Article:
Telsagrad Review – The Unspoken Journey of WTF

Developed & Published by Rain Games. Released on March 9, 2016 (Xbox One). Available on PC, PS4, and Xbox One (reviewed). Review code provided by publisher.

Telsagrad is a puzzle platformer which focuses more on visual storytelling than text or dialogue. The steampunk inspired world features 2D hand-drawn surroundings full of puzzles that must be manipulated by electricity or magnetism.

Telsagrad starts out with a young gentleman, holding a baby and walking towards a quaint little home, where he hands it off to an unnamed woman. A few seconds later the game skips to a young boy, maybe around 10 or 11, popping out the back of the house. With no introductions or explanations you take on the role of the child and start to run through the streets, jumping and climbing until your heart’s content. Next thing you know, large men are chasing you around and grabbing you for no particular reason. You immediately think, “What the hell is going on?”


You’ll soon realize that Telsagrad is one long WTF moment in time carried across level after level of punishing puzzles and strange enemies. With basically no instruction, the player must run around punching random objects to see if it does anything. It soon becomes clear that punching things (either with the left or right bumper) can make them sometimes glow a fluorescent blue instead of red but you may still remain puzzled of what exactly that all means.

Telsagrad is nonlinear and Metroidvania-esque in its structure, letting you revisit previous areas and solve puzzles using new abilities you’ve learned. After a few minutes, you’ll find the occasional wall drawing which gives subtle hints on how to complete a puzzle, but most of the time, you’ll just wander around punching things until you find the path to the next section. Sometimes striking a red item will make it float or move, but for many puzzles, there’s no explanation to getting through them outside of dumb luck.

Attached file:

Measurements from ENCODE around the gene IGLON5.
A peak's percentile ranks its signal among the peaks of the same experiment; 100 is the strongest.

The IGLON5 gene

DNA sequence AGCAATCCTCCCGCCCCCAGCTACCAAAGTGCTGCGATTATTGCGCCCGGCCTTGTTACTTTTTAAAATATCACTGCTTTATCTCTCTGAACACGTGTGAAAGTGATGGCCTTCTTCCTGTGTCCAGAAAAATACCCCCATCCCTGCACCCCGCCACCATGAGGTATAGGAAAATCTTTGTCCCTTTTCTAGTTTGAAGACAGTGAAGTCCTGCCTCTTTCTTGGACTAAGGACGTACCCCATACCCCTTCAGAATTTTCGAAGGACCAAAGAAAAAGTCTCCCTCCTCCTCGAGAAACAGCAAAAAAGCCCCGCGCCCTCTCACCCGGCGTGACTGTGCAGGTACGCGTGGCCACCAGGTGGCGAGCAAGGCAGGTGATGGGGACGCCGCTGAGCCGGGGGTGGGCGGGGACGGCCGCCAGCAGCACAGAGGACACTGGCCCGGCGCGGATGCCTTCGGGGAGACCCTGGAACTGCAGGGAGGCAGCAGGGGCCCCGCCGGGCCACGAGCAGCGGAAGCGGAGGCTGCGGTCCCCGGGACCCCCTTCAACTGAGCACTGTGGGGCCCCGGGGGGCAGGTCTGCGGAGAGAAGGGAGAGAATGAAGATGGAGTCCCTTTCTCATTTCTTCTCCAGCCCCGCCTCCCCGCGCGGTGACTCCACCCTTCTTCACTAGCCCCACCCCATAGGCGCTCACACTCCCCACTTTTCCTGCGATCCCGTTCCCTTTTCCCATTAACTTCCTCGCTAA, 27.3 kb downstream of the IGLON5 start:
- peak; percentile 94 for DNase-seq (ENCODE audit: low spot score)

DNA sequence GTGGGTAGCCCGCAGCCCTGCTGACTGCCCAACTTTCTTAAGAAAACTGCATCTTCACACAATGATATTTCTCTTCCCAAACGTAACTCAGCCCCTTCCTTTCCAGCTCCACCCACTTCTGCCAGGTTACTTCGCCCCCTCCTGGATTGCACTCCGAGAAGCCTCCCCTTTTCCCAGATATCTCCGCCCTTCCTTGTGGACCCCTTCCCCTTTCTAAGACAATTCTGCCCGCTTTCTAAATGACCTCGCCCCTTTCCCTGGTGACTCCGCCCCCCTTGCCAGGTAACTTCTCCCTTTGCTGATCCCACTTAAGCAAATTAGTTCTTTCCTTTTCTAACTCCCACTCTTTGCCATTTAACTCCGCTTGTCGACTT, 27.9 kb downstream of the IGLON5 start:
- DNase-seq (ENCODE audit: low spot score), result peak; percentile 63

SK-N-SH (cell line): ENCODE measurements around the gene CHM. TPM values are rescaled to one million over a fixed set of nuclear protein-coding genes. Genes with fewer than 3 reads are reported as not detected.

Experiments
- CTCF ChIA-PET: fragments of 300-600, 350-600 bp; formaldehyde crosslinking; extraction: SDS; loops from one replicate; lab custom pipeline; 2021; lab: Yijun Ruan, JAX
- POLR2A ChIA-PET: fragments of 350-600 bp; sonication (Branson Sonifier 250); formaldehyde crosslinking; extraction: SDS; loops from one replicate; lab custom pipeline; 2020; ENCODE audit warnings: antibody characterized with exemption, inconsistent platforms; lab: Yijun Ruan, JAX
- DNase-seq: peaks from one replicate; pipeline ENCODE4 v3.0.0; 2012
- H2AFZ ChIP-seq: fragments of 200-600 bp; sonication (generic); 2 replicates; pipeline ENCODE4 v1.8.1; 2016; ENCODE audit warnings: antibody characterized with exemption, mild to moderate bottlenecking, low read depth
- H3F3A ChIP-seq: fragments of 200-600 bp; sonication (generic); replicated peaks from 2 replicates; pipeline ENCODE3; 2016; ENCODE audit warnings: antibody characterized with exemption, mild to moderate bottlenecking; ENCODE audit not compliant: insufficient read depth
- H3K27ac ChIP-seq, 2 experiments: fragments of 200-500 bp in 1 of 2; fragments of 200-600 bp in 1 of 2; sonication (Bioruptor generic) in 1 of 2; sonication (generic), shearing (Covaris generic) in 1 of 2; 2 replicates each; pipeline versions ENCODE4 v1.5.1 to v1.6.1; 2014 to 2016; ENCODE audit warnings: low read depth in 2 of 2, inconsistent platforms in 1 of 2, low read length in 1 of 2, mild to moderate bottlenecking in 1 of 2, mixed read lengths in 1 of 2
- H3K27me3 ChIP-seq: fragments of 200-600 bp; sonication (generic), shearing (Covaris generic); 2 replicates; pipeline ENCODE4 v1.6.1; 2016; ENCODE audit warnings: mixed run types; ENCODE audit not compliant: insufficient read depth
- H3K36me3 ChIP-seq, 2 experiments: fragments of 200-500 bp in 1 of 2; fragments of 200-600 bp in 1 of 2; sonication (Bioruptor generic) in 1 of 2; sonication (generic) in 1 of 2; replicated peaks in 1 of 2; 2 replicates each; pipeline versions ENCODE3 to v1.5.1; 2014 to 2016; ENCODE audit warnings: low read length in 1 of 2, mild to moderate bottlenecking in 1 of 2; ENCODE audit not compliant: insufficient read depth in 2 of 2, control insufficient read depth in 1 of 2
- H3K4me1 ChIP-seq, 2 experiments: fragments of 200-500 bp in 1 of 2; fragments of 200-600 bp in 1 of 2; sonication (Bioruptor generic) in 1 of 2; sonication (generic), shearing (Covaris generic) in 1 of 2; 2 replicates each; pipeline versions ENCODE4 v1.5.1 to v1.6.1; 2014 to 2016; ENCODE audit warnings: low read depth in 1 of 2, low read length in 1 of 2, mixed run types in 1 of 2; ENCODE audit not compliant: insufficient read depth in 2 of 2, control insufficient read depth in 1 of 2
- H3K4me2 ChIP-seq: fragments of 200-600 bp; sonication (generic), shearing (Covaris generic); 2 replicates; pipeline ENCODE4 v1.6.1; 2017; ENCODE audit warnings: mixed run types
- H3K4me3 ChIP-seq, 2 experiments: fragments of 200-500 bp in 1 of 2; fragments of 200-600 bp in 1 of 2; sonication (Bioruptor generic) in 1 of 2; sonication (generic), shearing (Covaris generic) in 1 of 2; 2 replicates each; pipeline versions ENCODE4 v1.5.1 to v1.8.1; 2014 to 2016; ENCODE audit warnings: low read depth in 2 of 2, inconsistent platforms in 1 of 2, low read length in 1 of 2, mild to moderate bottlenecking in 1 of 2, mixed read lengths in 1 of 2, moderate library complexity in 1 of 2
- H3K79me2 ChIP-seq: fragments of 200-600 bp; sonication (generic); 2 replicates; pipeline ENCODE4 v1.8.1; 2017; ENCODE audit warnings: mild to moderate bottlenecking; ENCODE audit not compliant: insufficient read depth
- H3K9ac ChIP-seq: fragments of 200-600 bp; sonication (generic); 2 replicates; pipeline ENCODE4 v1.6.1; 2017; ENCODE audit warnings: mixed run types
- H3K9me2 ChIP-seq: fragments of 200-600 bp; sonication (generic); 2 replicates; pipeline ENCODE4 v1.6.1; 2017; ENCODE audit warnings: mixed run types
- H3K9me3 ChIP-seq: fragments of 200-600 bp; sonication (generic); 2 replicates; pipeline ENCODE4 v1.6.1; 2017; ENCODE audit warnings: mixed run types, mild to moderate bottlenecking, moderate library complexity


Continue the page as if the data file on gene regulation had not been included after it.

After 15 minutes of gameplay I made it to my first boss battle with a giant trash compactor which was more annoying than all the previous puzzles so far. – I died roughly 30 times in a 10 minute time span. By this point, I had become almost completely infuriated with the game and was ready to quit. Instead, I took a deep breath, punch block after block slamming them into the giant trash compactor type monster’s mouth eventually defeating it. While the boss battles were ludicrously hard–gamers will find that they are very satisfying to win.

After surviving your first tough battle, players will venture down a winding corridor to find some very stylish lightning shoes. This new item can teleport your character from one side of the room to the other in mere seconds. Items like these really add a new degree of immersion to otherwise annoying gameplay, and make you feel better finishing the game. As you progress to new levels, the gameplay becomes more varied and less repetitive than it did at the beginning. Players will notice that the game does get more entertaining as you go along thanks to new puzzles, intriguing items that unlock fun abilities and a better selection of enemies.

My impressions of Telsagrad that far into the game was that it looked gorgeous with its colorfully drawn visuals, the soundtrack was superb and the controls were very responsive–but I needed more dialogue, story and well just plain guidance!Telsagrad could have been really great with the addition of a powerful storyline and voice acting. The whole picture of being free to tell your own story just didn’t resonate well with me, and I think most players would enjoy the title a little more if there was anything in regards to an actual plot in the game.

Exploring the mysterious Telsa Tower and its non-linear surroundings was an adventure, but the game’s method of visual storytelling just wasn’t my cup of tea. However, if you like no disruptions like loading screens, cutscenes, or dialogue then Telsagrad might just be for you. I want to interact with other characters and become immersed in a marvelous story, and Telsagrad just wasn’t doing that for me. I often spent my time wondering why I should care about this character or continue to venture through this unknown world that I had no personal connection to. Since I didn’t have that connection, by the time I finished all five boss fights and made it to the end of the game, I just felt unsatisfied, and wondering what could have been.

Bottom Line: Telsagrad is a complex puzzle platformer that is enjoyable and fun despite its painstakingly difficult challenges. However, the lack of a conventional story and dialogue left you wondering if you had missed out on an untapped experience.

Recommendation: Die-hard platformer fans who love a good challenge and old school boss fights will want to pick up Telsagrad.

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